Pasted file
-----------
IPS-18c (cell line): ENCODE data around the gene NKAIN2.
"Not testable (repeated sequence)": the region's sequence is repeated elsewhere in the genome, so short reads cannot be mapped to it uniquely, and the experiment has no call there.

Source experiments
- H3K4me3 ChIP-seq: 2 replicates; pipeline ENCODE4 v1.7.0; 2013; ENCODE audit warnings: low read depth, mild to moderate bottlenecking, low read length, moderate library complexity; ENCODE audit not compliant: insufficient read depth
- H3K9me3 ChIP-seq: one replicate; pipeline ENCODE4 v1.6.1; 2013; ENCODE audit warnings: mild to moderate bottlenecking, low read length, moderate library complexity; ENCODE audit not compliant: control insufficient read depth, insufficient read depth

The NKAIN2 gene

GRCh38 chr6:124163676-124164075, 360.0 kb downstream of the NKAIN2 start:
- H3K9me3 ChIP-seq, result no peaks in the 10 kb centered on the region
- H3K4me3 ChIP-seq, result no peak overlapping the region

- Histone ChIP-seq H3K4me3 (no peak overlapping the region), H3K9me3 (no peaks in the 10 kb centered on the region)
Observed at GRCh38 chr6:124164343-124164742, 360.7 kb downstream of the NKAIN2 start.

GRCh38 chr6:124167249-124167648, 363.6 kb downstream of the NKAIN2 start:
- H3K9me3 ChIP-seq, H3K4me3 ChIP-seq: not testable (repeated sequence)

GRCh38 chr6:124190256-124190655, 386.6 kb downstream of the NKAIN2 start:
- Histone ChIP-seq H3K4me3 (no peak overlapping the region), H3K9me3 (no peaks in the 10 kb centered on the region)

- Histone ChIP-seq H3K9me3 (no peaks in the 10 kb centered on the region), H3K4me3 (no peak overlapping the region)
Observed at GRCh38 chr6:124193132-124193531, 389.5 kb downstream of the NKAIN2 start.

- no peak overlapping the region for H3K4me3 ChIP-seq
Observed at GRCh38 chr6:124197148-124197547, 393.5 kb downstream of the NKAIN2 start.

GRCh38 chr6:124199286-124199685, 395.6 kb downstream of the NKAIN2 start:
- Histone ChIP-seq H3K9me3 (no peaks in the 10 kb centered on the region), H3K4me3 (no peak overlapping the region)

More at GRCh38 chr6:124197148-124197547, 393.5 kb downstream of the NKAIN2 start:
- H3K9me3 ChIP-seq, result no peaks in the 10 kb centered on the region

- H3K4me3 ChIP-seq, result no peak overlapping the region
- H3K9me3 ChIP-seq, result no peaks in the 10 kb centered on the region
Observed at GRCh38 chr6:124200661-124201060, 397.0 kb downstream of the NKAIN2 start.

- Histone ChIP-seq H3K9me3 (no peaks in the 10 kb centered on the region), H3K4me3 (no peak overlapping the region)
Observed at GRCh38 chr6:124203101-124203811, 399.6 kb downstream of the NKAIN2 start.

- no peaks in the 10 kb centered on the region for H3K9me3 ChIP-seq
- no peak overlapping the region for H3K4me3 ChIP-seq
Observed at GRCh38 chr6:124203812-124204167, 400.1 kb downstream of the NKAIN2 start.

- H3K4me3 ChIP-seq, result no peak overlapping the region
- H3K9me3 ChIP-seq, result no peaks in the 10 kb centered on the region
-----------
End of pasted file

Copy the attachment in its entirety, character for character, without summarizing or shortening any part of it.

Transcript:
IPS-18c (cell line): ENCODE data around the gene NKAIN2.
"Not testable (repeated sequence)": the region's sequence is repeated elsewhere in the genome, so short reads cannot be mapped to it uniquely, and the experiment has no call there.

Source experiments
- H3K4me3 ChIP-seq: 2 replicates; pipeline ENCODE4 v1.7.0; 2013; ENCODE audit warnings: low read depth, mild to moderate bottlenecking, low read length, moderate library complexity; ENCODE audit not compliant: insufficient read depth
- H3K9me3 ChIP-seq: one replicate; pipeline ENCODE4 v1.6.1; 2013; ENCODE audit warnings: mild to moderate bottlenecking, low read length, moderate library complexity; ENCODE audit not compliant: control insufficient read depth, insufficient read depth

The NKAIN2 gene

GRCh38 chr6:124163676-124164075, 360.0 kb downstream of the NKAIN2 start:
- H3K9me3 ChIP-seq, result no peaks in the 10 kb centered on the region
- H3K4me3 ChIP-seq, result no peak overlapping the region

- Histone ChIP-seq H3K4me3 (no peak overlapping the region), H3K9me3 (no peaks in the 10 kb centered on the region)
Observed at GRCh38 chr6:124164343-124164742, 360.7 kb downstream of the NKAIN2 start.

GRCh38 chr6:124167249-124167648, 363.6 kb downstream of the NKAIN2 start:
- H3K9me3 ChIP-seq, H3K4me3 ChIP-seq: not testable (repeated sequence)

GRCh38 chr6:124190256-124190655, 386.6 kb downstream of the NKAIN2 start:
- Histone ChIP-seq H3K4me3 (no peak overlapping the region), H3K9me3 (no peaks in the 10 kb centered on the region)

- Histone ChIP-seq H3K9me3 (no peaks in the 10 kb centered on the region), H3K4me3 (no peak overlapping the region)
Observed at GRCh38 chr6:124193132-124193531, 389.5 kb downstream of the NKAIN2 start.

- no peak overlapping the region for H3K4me3 ChIP-seq
Observed at GRCh38 chr6:124197148-124197547, 393.5 kb downstream of the NKAIN2 start.

GRCh38 chr6:124199286-124199685, 395.6 kb downstream of the NKAIN2 start:
- Histone ChIP-seq H3K9me3 (no peaks in the 10 kb centered on the region), H3K4me3 (no peak overlapping the region)

More at GRCh38 chr6:124197148-124197547, 393.5 kb downstream of the NKAIN2 start:
- H3K9me3 ChIP-seq, result no peaks in the 10 kb centered on the region

- H3K4me3 ChIP-seq, result no peak overlapping the region
- H3K9me3 ChIP-seq, result no peaks in the 10 kb centered on the region
Observed at GRCh38 chr6:124200661-124201060, 397.0 kb downstream of the NKAIN2 start.

- Histone ChIP-seq H3K9me3 (no peaks in the 10 kb centered on the region), H3K4me3 (no peak overlapping the region)
Observed at GRCh38 chr6:124203101-124203811, 399.6 kb downstream of the NKAIN2 start.

- no peaks in the 10 kb centered on the region for H3K9me3 ChIP-seq
- no peak overlapping the region for H3K4me3 ChIP-seq
Observed at GRCh38 chr6:124203812-124204167, 400.1 kb downstream of the NKAIN2 start.

- H3K4me3 ChIP-seq, result no peak overlapping the region
- H3K9me3 ChIP-seq, result no peaks in the 10 kb centered on the region